The Welsh are a proud nation who celebrate their unique nationality.

Their rich history means that there are many historical sites and more castles than any other country in the world. The Welsh language is also embedded in the culture, and you will notice that all signage is bilingual. This property is named Hafan which is Welsh for haven, sanctuary, retreat, oasis or shelter. 

Ffyynon Gynydd

Hafan is located on the edge of Ffyynon Gynydd common, site of the holy St Cynidr well. It is within a Welsh Area of Natural Beauty, surrounded by common land, rolling hillside and fields, with grazing sheep and cows providing an authentic Welsh country experience. The property enjoys magnificent panoramic views of the Black Mountains and the Brecon Beacons. There are numerous and varied walks from the doorstep, including: down through ancient woodlands to Glasbury-on-Wye; across the common and adjacent Maesllwch Castle estates; or up onto the Begwyn Hills.

The Begwyns

The Begwyns are a range of hills situated north of Ffynnon Gynydd. It is a large upland area owned by the National Trust encompassing a wild and rolling landscape of common land. These moorlands are populated with sheep and wild ponies, and with small pools which attract wildlife and waterfowl. It is a gentle walk to the highest point “the roundabout”. National Trust describe this walk as “a mountain top walk with none of the climb”! This will give you a 360-degree expansive view of Pen y Fan, Black Mountains and the Radnor Hills. There are some interesting historical locations in the Begwyns including Twm Tobaccos Grave and Llewelyn’s Cave where Llywelyn ap Gruffudd the last king of Wales hid from capture.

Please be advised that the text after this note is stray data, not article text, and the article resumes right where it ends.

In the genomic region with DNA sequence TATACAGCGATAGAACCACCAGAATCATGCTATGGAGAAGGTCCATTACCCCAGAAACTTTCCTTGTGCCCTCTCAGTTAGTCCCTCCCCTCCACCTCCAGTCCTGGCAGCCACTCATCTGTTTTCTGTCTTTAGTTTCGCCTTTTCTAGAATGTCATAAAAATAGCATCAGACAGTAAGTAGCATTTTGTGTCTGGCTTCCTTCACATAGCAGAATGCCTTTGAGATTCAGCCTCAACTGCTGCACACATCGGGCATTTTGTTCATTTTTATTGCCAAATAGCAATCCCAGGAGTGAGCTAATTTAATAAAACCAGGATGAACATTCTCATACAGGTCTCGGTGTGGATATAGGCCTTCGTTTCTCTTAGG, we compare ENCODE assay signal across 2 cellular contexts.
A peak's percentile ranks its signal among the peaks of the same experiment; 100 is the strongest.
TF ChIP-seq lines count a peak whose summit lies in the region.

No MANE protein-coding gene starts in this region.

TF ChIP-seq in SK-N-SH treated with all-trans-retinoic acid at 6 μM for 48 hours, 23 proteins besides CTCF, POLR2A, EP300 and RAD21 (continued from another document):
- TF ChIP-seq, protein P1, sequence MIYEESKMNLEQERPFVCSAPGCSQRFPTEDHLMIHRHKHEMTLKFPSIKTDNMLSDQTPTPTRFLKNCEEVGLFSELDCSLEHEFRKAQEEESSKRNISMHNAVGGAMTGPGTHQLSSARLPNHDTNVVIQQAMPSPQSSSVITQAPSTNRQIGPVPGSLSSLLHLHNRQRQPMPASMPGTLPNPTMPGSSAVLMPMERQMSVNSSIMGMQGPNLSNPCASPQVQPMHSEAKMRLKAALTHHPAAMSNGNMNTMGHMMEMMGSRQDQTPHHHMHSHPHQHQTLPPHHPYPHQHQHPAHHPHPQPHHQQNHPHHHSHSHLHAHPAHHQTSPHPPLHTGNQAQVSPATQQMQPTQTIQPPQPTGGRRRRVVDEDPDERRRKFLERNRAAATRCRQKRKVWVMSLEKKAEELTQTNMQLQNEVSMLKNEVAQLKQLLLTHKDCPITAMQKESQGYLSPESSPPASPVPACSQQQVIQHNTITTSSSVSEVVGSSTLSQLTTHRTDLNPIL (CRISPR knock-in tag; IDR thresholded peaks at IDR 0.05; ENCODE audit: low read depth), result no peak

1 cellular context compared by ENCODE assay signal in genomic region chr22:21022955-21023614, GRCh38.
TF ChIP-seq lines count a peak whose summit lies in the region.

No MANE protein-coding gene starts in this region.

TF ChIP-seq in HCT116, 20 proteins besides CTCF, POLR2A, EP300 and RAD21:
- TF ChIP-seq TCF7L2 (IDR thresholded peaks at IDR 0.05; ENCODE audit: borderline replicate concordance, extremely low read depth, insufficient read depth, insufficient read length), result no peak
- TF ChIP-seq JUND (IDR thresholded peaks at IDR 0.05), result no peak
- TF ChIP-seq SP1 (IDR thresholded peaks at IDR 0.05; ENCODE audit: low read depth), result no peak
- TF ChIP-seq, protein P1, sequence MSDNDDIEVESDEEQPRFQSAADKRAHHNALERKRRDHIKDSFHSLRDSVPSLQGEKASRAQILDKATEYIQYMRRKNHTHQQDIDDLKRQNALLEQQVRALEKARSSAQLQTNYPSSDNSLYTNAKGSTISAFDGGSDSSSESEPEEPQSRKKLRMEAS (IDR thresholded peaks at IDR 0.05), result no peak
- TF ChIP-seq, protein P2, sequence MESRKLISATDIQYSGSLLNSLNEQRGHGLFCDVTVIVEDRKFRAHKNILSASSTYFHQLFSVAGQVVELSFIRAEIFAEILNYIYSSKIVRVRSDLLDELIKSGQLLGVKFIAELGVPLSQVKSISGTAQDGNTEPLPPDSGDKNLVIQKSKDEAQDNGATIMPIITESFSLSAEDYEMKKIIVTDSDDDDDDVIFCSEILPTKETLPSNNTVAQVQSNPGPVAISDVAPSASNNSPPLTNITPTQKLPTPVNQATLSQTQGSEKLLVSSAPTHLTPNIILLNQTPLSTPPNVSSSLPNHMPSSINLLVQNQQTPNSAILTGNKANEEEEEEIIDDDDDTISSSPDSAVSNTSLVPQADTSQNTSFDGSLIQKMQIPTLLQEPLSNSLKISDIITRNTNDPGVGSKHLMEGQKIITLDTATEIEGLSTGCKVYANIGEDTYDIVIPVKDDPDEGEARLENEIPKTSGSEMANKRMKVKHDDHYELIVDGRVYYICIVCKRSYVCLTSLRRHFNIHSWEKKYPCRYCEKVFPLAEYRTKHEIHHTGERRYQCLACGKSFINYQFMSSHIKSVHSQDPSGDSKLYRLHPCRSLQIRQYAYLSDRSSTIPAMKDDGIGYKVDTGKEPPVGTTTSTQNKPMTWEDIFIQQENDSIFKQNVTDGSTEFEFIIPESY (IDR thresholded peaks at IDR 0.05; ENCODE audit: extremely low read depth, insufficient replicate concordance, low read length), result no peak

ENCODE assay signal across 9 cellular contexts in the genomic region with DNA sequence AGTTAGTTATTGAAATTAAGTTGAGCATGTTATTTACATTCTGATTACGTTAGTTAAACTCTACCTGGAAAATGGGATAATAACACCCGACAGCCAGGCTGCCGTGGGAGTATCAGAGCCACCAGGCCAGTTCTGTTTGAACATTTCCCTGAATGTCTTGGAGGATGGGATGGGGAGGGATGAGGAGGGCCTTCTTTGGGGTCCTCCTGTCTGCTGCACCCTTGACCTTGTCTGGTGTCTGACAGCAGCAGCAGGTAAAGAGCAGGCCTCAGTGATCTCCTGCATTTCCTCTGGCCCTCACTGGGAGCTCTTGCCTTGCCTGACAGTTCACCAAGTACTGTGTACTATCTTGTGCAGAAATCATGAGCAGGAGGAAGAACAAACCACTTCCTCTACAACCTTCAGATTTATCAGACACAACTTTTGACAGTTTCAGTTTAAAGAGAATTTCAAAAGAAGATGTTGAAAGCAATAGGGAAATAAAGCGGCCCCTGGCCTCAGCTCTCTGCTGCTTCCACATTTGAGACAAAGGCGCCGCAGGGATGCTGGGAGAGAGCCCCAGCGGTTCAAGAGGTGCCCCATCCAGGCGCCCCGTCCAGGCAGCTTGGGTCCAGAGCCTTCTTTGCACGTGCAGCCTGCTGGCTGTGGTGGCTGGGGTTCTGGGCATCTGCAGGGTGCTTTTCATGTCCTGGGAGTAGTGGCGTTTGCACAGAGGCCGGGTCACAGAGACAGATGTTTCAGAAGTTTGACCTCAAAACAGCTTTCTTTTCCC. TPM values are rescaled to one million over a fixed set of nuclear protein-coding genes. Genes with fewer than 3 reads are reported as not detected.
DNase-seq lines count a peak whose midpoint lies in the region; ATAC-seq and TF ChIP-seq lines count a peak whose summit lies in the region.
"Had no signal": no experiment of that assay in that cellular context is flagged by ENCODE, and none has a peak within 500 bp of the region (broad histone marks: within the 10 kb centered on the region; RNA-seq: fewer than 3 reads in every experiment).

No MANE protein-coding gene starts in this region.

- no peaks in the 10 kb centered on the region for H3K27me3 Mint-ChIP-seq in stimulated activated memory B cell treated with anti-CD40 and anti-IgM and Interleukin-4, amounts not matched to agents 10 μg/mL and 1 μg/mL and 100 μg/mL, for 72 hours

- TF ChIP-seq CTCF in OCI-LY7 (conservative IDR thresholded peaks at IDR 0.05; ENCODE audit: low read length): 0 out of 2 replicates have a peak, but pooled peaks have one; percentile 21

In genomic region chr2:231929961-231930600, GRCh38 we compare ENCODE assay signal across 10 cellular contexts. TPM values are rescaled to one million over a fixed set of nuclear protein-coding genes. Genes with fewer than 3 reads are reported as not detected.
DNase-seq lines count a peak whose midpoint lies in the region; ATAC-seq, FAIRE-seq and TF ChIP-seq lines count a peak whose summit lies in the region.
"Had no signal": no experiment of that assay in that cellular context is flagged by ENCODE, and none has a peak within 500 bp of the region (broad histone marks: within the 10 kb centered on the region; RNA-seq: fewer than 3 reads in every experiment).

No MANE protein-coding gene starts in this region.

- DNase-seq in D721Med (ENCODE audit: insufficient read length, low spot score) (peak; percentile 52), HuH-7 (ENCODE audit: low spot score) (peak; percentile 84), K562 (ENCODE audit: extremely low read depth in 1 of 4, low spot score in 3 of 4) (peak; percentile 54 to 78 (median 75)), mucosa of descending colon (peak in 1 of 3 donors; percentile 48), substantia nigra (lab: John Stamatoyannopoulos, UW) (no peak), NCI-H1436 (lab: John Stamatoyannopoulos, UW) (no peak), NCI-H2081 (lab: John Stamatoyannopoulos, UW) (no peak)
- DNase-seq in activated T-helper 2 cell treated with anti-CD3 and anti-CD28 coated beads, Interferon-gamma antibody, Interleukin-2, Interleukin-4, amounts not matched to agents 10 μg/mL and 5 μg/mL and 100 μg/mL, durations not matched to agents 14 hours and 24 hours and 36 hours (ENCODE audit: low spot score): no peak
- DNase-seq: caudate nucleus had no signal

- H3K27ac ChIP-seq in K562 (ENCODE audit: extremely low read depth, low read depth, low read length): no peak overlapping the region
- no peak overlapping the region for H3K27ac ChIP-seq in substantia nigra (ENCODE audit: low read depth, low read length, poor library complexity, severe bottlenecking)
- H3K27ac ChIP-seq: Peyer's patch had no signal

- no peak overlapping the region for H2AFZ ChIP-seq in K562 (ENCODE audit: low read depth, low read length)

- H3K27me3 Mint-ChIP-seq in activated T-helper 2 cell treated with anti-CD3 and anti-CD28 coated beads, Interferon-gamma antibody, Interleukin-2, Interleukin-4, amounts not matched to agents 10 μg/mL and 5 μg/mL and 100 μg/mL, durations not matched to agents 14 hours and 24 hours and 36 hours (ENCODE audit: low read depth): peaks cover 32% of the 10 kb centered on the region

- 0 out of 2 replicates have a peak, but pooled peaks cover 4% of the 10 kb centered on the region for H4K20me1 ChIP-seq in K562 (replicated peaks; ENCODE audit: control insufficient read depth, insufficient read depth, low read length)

The village of Glasbury-on-Wye is a 2-mile drive or a gentle walk downhill from the property along a pretty woodland path. It is nestled on both sides of the River Wye from where there is a launch point for canoes, kayaks and SUP’s. There is a stony beach (“The Bont”) which is popular for picnics, sunbathing and paddling in the river. The traditional Welsh Pub, The Harp, has good bar snacks. The hotel Foyles has a lovely restaurant and serves evening meals, lunches and excellent afternoon teas. It is a wonderful place to sit and enjoy a glass of wine. There is a convenient village shop and Post Office at the local garage which also has a food takeaway and excellent bacon rolls! 


A short drive takes you to the historic Welsh market town Hay-on-Wye which is famous for the internationally renowned Hay Literary Festival at the end of May and the Winter Literary Festival at the beginning of December. It is also the largest second-hand bookshop town in the world. There are food markets here every Thursday and throughout the year. The castle in the centre of town has been extensively renovated and is now a centre for arts, literature and learning, hosting exhibitions, tours, events, shop and café. There is a wide range of pubs, bars, cafes and restaurants and a good range of independent, local boutiques and shops.